reaching the US mainland. Pyongyang’s rhetoric matches their familiar brand of psychological warfare tactics aimed at driving up the tensions with Seoul and Washington with destruction, only to be rewarded with food aid and concessions when it tones things down. There is no doubt

The United States recently used two nuclear-capable B-2 stealth bombers and F-22 stealth fighter jets for the first time in its annual military drills with South Korea forces. The International Movement for a Just World believes that the tactics taken by the Obama administration serve to raise antagonisms on the Korean peninsula, which in fact legitimizes Pyongyang’s rhetoric of the US threatening the North with nuclear war. JUST unequivocally continued next page


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condemns the proliferation of force by any side and calls on all parties to exercise maximum restraint in the face of provocations. JUST supports a dialogue-based approach that will lead to de-escalation of tensions on the

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Korean peninsula and calls on South Korea to engage in meaningful dialogue with Pyongyang aimed at scaling back provocation displays of force and reestablishing greater inter-Korean economic cooperation. It is of maximum importance that levelheaded

S T A T E M E N T S diplomacy prevails and needlessly confrontational displays of military muscle are suspended.

Executive Committee, JUST 9 April, 2013

ARTICLES THE NIGHTMARE STORY OF DR. AAFIA SIDDIQUI By Judy Bello

A woman finds herself alone on the street in an unfamiliar neighborhood of an unfamiliar city. The people around her don’t speak her native language, and in fact, she doesn’t understand their language. She is accompanied by a 12 year old boy, Ali. She doesn’t recognize him, but she has a great affection for children, and he is in her care. He will later be identified as her son, Ahmed, whom she has not seen in the 5 years since they were abducted from a taxi in Karachi not far from their home. She doesn’t know how she got there, and she isn’t entirely sure why she is there. Small and slender, no more than 110 lbs, She seems fragile, a little disoriented, out of place. She will later say that she was looking for her husband, or another time, that she was looking for a particular woman. It’s possible she really doesn’t know why she is there. She hears the Muezzin’s call and begins to move towards the mosque. Perhaps she will find a refuge there. The Afghan police in Ghazni notice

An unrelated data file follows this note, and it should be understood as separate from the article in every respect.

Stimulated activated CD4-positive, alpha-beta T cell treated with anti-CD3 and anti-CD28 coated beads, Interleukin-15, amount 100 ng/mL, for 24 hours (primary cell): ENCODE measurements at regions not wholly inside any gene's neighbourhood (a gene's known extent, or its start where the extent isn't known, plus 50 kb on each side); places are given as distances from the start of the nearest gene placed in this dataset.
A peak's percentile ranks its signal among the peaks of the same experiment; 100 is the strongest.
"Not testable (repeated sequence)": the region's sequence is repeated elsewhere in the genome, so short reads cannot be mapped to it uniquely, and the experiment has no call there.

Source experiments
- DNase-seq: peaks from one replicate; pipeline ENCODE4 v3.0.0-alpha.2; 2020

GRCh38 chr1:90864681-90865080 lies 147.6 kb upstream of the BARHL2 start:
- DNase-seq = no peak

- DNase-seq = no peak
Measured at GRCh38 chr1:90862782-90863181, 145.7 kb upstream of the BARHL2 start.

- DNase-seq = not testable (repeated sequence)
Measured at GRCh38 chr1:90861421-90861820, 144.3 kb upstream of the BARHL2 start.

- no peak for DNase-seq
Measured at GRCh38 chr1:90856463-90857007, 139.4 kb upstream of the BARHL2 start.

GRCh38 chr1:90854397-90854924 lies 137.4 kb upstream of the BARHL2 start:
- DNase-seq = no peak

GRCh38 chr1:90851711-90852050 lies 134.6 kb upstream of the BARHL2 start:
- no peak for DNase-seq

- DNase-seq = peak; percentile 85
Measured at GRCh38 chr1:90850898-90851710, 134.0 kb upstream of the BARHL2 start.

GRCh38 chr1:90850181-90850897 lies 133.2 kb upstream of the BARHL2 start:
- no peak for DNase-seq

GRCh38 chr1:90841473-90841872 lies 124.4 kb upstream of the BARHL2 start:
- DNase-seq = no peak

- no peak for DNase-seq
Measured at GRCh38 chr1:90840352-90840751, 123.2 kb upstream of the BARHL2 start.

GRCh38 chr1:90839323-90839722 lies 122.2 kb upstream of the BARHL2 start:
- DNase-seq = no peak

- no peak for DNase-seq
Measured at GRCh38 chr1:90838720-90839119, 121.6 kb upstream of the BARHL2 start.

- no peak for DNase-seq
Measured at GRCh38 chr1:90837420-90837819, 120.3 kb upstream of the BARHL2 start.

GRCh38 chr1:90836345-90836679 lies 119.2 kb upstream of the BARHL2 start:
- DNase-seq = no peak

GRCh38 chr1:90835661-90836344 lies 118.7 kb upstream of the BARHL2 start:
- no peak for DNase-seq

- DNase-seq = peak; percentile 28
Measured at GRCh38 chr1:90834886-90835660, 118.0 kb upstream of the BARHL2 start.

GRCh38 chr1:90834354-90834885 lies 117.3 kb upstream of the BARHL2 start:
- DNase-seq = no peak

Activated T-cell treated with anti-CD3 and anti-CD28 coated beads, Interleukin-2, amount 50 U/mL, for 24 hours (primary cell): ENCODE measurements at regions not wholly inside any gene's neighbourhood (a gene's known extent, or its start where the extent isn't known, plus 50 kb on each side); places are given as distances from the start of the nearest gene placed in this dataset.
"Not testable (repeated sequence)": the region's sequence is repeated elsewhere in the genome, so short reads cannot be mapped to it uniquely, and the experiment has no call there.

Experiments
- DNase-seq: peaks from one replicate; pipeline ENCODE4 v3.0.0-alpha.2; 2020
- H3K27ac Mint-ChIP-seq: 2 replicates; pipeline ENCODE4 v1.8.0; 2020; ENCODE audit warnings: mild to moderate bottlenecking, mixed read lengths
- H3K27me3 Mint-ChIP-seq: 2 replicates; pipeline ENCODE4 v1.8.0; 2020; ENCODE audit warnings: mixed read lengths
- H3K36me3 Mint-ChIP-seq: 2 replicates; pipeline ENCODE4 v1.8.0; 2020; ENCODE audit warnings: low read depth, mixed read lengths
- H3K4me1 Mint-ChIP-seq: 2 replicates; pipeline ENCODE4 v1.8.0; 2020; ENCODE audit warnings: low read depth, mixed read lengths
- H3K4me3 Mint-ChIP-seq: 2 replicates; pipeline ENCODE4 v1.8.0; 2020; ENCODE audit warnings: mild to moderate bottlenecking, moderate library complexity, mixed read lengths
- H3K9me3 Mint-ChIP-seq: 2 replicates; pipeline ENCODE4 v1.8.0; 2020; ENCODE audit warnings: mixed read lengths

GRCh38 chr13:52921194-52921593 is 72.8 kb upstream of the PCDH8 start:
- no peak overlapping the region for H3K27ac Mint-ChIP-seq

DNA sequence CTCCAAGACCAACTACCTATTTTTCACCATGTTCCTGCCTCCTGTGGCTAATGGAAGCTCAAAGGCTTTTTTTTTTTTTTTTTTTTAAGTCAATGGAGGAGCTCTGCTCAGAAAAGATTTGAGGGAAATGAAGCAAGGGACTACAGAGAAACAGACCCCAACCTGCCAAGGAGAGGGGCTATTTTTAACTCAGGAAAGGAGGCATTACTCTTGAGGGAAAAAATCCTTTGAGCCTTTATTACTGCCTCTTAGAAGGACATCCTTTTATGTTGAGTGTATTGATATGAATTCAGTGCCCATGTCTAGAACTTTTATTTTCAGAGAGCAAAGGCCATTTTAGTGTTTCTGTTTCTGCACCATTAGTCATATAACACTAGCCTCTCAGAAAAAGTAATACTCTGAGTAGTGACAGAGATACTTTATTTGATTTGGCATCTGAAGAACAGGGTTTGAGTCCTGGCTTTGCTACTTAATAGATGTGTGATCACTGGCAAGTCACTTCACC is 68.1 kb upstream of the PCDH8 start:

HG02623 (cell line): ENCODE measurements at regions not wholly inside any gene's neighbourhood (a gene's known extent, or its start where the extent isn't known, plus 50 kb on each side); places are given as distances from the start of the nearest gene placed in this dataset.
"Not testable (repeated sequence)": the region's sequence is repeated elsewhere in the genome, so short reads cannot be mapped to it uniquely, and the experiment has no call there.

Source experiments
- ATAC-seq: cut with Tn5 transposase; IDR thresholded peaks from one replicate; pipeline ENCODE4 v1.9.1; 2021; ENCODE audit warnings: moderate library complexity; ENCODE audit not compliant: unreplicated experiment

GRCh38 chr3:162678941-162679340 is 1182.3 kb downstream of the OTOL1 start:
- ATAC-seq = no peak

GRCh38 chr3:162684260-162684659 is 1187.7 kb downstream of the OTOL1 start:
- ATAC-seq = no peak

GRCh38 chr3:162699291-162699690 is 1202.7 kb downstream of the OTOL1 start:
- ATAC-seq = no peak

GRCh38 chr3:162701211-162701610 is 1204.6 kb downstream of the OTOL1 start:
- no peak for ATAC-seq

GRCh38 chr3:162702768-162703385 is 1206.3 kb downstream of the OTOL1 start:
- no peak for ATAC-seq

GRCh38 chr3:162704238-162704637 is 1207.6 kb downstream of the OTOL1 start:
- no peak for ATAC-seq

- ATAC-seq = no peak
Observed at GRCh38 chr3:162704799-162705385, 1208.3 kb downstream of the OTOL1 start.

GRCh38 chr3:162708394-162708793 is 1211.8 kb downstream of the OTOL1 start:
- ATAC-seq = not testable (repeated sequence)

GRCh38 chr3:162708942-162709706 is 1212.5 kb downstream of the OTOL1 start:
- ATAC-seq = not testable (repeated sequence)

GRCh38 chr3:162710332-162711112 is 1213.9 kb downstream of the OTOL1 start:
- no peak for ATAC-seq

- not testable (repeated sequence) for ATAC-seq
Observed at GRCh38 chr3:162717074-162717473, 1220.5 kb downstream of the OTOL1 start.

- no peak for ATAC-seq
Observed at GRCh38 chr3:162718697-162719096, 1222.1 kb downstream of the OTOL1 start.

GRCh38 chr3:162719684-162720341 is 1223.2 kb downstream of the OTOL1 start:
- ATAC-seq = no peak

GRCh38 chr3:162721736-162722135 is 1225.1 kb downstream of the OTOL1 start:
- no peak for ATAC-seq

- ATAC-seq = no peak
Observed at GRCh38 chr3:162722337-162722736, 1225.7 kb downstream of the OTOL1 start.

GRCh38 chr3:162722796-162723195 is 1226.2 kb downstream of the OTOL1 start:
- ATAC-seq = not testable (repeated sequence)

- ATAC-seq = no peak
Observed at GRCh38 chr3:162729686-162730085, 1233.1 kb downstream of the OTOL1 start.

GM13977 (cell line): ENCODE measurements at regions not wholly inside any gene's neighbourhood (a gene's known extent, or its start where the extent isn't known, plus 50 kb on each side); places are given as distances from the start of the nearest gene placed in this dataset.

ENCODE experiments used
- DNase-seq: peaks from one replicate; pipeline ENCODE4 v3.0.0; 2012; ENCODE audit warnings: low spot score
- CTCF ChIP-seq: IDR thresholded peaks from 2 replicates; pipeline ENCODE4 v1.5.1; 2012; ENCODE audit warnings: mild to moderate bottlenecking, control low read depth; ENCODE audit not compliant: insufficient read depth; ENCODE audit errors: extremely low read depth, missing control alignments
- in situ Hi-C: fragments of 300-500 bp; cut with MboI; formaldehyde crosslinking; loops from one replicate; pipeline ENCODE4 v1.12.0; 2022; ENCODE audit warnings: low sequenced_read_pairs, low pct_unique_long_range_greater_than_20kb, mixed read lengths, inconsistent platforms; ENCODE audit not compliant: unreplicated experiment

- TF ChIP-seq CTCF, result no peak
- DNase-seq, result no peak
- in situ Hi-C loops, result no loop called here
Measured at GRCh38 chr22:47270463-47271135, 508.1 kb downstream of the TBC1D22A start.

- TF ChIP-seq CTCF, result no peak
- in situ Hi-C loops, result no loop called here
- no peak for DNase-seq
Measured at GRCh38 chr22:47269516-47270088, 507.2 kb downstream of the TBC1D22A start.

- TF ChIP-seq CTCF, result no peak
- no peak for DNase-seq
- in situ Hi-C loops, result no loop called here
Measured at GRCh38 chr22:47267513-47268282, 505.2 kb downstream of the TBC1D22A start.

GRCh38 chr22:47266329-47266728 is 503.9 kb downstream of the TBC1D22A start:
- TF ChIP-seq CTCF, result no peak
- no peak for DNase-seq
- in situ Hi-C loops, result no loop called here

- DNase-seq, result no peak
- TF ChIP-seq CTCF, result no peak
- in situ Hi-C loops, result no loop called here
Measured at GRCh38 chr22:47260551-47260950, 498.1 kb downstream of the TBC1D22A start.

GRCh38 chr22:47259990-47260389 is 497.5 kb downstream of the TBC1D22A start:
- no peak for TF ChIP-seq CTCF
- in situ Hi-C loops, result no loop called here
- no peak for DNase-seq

a woman on the street. Something draws their attention to her. She doesn’t appear to belong to the place. Perhaps she isn’t dressed in the local style. She is on the street in the early afternoon on a Friday when most men are at the Mosque and women are in their homes. The Police say she seemed out of place, lost. The police would later say that she was loitering after dark, but among the court documents, there is an interview with the shopkeeper in front of whose store she was detained. He says that he wasn’t in the store because it was Friday, he was attending the prayer service at the Mosque. It would have been between 1 pm and 3:30 pm. He swears the woman is a stranger and he has never seen her before. Though they will later say that they only approached her because she seemed out of place, they check his shop and even his phone to make sure. There is nothing on his phone except some pornographic images of white girls. He is innocent. So what did attract their attention? Most likely we will never know for sure. Maybe its her apparent disorientation as they will later state, or perhaps it is just that they don’t recognize her. Maybe they have been tipped off to look for her. When they confront her, she is startled and defensive. She screams at them not to touch her. She accuses them of

being Americans or American operatives. It is clear that neither she nor the boy speaks the local language, so a translator is called. A WikiLeaked document identifies a shopkeeper who was enlisted as translator. He says that she shouts at the police and curses them in Urdu. She calls on Allah and demands that they not touch her. Of course the same document says that she was picked up after dark. If they are just asking what she is doing, why is she so distressed? Have they physically detained her, or is she just panicked by their uniforms? They take her in for questioning. They have found a number of incriminating objects in her handbag. According to a document later published through Wikileaks, her purse contains “numerous documents on how to build explosives, chemical weapon use, targeting US military assets, excerpts from the Anarchist’s Arsenal and a 1 GB (gigabyte) thumb drive with additional related material” along with “unknown chemical materials sealed in containers”. During the course of the interrogation she is severely beaten. She admits that she is a suicide bomber whose target is the local governor. Apparently his home is nearby the place she was detained. She has a passport, which apparently has her true identity because they recognize her name as being on the FBI Most Wanted List . continued next page